Lepraria incana (L.) Ach. s.l.
Thallus leprose, farinose, composed of minute globose soredia, 0.05-0.1 mm diam., sometimes covered with more or less short spiking hyphae (only visible under microscope or magnifying lens), crust-forming, crust more or less thick, occasionally areolate or fractionate, margin diffuse, grey-greenish tinged blue, grey-bluish, green-yellowish tinged blue, sometimes with orange or purple-brown spots. Apothecia unknown. Photobiont: green algae. Thallus: C-, K+/- yellowish, KC-, Pd-, UV : UV: white-bluish but sometimes pale orange (worth to mention: one chemotype is K+ purple and KC+ purple). Species taken here in the broad sense because there are probably several taxa under this name; very common, always in shaded areas and protected from direct rainfall, in fissures and crevices of rocks, stones of old walls, on north surfaces of tree trunks in crevices of rough and mossy barks.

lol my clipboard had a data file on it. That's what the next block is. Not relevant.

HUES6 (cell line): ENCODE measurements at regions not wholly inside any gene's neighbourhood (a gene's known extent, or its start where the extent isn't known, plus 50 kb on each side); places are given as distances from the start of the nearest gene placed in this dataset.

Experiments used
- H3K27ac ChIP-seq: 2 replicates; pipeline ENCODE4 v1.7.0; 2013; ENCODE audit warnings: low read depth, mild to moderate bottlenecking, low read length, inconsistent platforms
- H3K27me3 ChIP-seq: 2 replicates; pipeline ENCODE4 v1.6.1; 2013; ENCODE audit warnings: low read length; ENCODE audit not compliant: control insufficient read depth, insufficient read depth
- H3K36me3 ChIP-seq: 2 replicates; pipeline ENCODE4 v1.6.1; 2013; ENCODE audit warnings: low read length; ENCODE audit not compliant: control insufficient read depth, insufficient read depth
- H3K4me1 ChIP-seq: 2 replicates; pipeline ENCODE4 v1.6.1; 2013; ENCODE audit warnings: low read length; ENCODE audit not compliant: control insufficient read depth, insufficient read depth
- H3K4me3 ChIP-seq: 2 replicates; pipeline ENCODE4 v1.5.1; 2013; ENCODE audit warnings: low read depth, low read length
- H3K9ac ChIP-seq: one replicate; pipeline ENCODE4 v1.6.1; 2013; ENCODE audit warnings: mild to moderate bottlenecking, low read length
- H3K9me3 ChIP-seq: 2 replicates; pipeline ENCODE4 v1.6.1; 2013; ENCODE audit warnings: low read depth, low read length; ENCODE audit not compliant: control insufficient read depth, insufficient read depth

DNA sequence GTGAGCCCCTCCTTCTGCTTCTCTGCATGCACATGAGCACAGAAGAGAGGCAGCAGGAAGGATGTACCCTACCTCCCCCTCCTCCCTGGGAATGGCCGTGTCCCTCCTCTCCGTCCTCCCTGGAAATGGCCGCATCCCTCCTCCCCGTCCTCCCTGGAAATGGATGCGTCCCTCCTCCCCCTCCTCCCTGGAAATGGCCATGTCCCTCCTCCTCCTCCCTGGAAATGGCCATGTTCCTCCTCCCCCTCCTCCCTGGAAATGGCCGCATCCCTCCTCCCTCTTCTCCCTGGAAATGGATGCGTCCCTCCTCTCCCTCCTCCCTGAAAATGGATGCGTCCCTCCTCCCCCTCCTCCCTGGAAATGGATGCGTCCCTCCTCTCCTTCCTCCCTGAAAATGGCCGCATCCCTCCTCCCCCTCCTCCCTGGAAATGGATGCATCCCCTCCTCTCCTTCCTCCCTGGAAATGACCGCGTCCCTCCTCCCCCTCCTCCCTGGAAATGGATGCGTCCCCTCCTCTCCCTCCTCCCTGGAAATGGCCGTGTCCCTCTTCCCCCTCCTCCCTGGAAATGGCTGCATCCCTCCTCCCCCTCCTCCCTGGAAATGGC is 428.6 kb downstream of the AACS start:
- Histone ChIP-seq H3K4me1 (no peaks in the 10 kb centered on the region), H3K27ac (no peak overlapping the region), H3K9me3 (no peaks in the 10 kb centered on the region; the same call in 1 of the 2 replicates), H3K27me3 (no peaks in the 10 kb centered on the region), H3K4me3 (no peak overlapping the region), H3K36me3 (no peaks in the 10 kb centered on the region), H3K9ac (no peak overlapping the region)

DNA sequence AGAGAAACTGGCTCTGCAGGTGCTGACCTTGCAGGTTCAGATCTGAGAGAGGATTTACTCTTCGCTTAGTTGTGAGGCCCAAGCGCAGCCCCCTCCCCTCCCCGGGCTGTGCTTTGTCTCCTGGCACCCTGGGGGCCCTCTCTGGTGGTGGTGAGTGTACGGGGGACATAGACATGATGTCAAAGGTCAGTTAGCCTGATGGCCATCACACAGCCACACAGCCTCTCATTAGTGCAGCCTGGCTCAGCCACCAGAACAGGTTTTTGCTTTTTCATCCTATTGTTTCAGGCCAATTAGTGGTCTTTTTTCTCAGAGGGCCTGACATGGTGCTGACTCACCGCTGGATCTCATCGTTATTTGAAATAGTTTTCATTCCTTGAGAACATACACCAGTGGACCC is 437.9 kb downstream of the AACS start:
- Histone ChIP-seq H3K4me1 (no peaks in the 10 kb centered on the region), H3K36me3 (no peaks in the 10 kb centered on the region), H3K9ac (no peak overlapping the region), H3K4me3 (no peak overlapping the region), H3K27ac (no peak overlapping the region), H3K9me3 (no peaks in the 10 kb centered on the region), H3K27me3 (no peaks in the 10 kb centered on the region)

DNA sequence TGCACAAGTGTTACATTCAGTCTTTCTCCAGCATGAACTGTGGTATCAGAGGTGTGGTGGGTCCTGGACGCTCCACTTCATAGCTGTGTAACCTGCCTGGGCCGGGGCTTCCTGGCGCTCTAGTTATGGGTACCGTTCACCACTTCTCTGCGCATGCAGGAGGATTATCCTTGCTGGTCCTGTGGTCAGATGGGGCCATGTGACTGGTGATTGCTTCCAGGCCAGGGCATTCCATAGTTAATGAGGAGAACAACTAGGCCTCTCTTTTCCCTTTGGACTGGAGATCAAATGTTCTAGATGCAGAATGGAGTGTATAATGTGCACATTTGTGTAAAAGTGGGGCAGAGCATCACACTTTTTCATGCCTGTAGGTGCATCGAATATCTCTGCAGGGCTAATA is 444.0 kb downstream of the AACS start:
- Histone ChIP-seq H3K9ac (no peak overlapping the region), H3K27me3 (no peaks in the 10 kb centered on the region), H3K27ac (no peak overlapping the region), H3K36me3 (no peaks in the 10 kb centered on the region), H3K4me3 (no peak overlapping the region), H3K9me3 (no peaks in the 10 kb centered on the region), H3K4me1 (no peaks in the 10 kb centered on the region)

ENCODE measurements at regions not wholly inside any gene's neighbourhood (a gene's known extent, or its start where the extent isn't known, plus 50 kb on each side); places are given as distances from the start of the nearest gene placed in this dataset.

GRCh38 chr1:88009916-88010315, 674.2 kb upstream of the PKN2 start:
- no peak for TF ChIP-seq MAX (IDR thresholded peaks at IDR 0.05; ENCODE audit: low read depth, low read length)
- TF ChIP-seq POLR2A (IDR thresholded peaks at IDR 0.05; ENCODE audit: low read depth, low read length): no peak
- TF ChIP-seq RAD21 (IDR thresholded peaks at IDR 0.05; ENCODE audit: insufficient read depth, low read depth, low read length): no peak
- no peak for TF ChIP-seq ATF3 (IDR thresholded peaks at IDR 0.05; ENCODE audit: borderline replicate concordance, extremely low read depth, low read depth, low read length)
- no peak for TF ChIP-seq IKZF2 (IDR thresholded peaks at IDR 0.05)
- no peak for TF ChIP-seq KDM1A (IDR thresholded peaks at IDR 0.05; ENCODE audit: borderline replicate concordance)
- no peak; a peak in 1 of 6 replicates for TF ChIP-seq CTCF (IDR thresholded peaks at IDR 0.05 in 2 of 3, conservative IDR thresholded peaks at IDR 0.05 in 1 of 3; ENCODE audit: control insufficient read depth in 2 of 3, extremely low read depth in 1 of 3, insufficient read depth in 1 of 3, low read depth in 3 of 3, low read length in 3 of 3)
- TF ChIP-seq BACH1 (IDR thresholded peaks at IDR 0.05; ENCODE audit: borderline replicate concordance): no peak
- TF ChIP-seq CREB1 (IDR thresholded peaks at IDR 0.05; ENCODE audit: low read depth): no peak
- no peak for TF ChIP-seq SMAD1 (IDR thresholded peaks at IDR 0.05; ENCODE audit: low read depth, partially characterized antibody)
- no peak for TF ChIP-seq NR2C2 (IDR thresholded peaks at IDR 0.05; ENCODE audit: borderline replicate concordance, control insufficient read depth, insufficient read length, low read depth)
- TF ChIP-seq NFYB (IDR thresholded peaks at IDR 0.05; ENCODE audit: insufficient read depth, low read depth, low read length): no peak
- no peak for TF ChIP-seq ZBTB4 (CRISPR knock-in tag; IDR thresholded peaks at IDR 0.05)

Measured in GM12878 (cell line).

N. B. As for most of the Lepraria species it is necessary to carry out a chemical analysis to confirm the determinations, the photos below are only based on the habitat, the bluish tones of the specimens, the chemical spot tests and the observation of the thallus under the microscope, but these characters may suffice if we consider this species in the broad sense. Moreover, chemical analysis is sometimes insufficient, on its own, because there are many chemoforms that are difficult to interpret and to complicate the problem, sequencing is not possible with reference herbarium samples that are too old! (it is necessary to analyze very fresh specimens).
There is a characteristic form of old slate quarries: Lepraria incana forme saxicole des parois verticales it can cover large areas on wet and shaded walls in excavations.
N.B. There is a very similar but much rarer species in the crevices of the siliceous rocks: Lithocalla ecorticata which is K+/- yellow and KC +/- yellow. The thallus has yellow colors and its underside is whitish.